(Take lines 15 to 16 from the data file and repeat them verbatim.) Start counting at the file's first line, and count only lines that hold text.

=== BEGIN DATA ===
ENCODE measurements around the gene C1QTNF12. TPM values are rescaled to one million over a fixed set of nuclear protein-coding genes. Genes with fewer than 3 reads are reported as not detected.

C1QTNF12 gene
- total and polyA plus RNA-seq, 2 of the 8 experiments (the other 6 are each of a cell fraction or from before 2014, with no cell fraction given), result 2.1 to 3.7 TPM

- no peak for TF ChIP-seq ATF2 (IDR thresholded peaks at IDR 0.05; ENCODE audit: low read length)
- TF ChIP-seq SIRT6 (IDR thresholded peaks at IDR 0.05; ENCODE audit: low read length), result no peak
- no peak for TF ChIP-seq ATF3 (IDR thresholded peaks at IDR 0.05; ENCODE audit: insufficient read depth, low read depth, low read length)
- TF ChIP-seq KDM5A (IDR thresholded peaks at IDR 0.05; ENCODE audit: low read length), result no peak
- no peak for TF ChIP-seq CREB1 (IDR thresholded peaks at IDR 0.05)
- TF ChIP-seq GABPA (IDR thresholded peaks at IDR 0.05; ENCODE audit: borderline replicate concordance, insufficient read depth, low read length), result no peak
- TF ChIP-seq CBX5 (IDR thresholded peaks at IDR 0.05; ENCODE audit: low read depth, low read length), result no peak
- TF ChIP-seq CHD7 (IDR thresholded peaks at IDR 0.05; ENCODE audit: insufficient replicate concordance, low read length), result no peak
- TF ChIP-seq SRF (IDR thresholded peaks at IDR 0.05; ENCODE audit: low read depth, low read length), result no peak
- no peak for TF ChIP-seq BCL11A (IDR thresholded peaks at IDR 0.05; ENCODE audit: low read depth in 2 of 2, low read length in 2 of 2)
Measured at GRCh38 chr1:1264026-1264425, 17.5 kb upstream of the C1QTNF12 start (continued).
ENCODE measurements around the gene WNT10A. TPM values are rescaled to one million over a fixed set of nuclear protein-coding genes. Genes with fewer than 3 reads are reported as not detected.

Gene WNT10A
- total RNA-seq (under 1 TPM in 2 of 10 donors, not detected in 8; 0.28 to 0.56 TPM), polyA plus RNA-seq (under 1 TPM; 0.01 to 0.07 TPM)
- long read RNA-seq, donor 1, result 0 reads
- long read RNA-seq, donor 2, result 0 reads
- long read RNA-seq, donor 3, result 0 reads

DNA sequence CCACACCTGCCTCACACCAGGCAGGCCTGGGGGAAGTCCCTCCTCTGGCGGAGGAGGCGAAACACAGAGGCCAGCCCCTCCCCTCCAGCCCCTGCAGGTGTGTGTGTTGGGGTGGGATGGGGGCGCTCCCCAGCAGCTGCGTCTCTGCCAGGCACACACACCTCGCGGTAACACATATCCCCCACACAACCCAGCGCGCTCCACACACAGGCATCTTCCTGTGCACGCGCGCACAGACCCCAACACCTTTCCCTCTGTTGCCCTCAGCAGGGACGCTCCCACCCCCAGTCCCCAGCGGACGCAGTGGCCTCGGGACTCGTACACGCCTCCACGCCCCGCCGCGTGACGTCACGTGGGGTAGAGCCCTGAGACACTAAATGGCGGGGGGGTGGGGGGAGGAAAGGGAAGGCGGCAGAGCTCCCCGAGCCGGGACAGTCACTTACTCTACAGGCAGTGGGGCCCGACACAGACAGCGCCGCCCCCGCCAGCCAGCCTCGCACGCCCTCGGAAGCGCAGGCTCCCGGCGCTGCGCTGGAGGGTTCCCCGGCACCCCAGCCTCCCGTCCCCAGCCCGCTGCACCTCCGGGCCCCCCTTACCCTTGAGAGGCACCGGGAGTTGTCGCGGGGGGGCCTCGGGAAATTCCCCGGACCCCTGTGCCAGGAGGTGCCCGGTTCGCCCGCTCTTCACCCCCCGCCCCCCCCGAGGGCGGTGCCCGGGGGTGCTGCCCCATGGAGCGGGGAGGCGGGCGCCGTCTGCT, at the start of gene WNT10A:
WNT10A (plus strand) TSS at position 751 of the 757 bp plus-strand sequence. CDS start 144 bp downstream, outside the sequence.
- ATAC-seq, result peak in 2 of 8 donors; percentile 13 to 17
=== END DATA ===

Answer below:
ENCODE measurements around the gene WNT10A. TPM values are rescaled to one million over a fixed set of nuclear protein-coding genes. Genes with fewer than 3 reads are reported as not detected.

Gene WNT10A